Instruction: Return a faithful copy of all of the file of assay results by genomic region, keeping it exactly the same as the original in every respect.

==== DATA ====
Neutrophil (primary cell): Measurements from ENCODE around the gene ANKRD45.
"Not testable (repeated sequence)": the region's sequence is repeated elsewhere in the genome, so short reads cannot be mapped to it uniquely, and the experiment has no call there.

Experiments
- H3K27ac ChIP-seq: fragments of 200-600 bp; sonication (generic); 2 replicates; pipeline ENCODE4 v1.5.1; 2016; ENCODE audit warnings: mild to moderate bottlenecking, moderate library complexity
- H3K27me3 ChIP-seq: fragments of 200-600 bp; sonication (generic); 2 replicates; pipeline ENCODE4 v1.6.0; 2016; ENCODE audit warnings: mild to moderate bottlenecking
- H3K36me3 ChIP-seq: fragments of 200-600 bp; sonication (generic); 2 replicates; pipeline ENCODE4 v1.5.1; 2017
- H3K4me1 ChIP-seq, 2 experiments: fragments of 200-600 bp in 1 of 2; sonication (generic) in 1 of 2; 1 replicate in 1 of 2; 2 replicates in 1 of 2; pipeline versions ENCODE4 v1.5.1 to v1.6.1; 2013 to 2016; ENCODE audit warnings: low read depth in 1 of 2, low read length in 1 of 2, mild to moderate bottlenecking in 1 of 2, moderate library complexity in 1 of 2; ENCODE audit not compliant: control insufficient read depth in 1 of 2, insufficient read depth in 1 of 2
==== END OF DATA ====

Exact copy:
Neutrophil (primary cell): Measurements from ENCODE around the gene ANKRD45.
"Not testable (repeated sequence)": the region's sequence is repeated elsewhere in the genome, so short reads cannot be mapped to it uniquely, and the experiment has no call there.

Experiments
- H3K27ac ChIP-seq: fragments of 200-600 bp; sonication (generic); 2 replicates; pipeline ENCODE4 v1.5.1; 2016; ENCODE audit warnings: mild to moderate bottlenecking, moderate library complexity
- H3K27me3 ChIP-seq: fragments of 200-600 bp; sonication (generic); 2 replicates; pipeline ENCODE4 v1.6.0; 2016; ENCODE audit warnings: mild to moderate bottlenecking
- H3K36me3 ChIP-seq: fragments of 200-600 bp; sonication (generic); 2 replicates; pipeline ENCODE4 v1.5.1; 2017
- H3K4me1 ChIP-seq, 2 experiments: fragments of 200-600 bp in 1 of 2; sonication (generic) in 1 of 2; 1 replicate in 1 of 2; 2 replicates in 1 of 2; pipeline versions ENCODE4 v1.5.1 to v1.6.1; 2013 to 2016; ENCODE audit warnings: low read depth in 1 of 2, low read length in 1 of 2, mild to moderate bottlenecking in 1 of 2, moderate library complexity in 1 of 2; ENCODE audit not compliant: control insufficient read depth in 1 of 2, insufficient read depth in 1 of 2